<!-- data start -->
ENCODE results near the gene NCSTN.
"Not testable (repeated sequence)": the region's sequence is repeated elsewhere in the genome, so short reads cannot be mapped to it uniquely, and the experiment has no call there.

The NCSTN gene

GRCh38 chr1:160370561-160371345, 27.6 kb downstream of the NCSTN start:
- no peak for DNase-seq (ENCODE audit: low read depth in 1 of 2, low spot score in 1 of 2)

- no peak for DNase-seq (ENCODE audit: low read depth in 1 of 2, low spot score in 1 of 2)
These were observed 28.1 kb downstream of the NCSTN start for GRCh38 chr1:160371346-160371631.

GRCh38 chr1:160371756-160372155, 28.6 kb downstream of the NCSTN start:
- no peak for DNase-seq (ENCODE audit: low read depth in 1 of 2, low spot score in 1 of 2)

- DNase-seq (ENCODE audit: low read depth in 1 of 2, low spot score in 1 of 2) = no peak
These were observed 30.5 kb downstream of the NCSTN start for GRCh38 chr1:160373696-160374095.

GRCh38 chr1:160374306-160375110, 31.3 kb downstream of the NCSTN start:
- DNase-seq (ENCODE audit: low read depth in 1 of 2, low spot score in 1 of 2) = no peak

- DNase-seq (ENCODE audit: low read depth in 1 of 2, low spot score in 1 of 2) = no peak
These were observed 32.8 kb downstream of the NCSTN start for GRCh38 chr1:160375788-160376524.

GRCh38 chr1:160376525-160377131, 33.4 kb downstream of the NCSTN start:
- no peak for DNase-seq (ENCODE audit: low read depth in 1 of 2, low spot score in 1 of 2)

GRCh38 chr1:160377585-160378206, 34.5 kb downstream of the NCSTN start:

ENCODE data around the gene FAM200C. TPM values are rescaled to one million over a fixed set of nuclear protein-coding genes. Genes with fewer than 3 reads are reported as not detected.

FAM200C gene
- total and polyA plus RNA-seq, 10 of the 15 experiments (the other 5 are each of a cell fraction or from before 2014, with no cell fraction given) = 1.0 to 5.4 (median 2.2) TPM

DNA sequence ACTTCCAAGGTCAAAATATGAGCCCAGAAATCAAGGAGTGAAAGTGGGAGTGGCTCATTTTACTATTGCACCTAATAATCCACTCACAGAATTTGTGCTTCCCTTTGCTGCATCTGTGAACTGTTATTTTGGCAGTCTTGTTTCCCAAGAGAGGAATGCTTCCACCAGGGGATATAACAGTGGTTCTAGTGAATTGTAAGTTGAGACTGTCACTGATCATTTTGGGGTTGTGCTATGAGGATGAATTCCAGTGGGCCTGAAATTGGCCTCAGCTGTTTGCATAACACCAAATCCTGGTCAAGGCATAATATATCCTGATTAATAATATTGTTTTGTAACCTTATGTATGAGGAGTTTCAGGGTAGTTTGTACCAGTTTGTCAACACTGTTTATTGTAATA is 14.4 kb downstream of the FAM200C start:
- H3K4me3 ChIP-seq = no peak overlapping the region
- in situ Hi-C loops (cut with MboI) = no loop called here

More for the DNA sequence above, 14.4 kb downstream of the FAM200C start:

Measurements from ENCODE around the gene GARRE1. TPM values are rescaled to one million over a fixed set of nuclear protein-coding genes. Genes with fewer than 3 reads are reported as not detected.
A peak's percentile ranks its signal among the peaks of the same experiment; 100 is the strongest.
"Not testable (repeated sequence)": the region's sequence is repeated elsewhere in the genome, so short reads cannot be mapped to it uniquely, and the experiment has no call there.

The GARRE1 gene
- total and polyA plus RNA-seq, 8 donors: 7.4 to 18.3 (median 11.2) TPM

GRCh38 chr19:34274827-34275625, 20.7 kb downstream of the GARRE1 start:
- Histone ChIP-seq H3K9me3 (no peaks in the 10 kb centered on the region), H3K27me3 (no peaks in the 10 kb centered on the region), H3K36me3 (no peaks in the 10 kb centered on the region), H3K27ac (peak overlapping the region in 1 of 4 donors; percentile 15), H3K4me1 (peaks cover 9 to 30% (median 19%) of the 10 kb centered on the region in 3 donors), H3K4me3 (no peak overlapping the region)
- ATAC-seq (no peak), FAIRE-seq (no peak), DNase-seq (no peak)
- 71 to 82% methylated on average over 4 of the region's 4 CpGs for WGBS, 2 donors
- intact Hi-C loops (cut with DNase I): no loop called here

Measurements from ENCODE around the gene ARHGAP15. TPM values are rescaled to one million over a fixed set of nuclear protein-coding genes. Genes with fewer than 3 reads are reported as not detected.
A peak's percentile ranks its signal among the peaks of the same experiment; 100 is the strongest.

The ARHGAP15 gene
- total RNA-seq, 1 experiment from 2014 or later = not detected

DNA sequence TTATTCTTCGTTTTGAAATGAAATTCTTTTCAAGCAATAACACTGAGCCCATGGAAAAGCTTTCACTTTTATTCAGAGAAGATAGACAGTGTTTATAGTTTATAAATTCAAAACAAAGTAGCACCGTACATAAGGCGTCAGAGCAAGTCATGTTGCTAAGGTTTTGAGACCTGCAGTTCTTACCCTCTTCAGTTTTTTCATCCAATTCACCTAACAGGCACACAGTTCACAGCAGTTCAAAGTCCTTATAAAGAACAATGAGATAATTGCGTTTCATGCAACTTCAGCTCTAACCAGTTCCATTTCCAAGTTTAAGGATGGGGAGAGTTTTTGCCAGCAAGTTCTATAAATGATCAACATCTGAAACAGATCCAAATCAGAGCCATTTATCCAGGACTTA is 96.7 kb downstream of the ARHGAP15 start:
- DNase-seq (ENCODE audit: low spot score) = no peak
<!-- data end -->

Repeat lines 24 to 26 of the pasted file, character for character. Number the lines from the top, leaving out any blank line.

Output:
- in situ Hi-C loops (cut with MboI) = no loop called here

More for the DNA sequence above, 14.4 kb downstream of the FAM200C start:

Measurements from ENCODE around the gene GARRE1. TPM values are rescaled to one million over a fixed set of nuclear protein-coding genes. Genes with fewer than 3 reads are reported as not detected.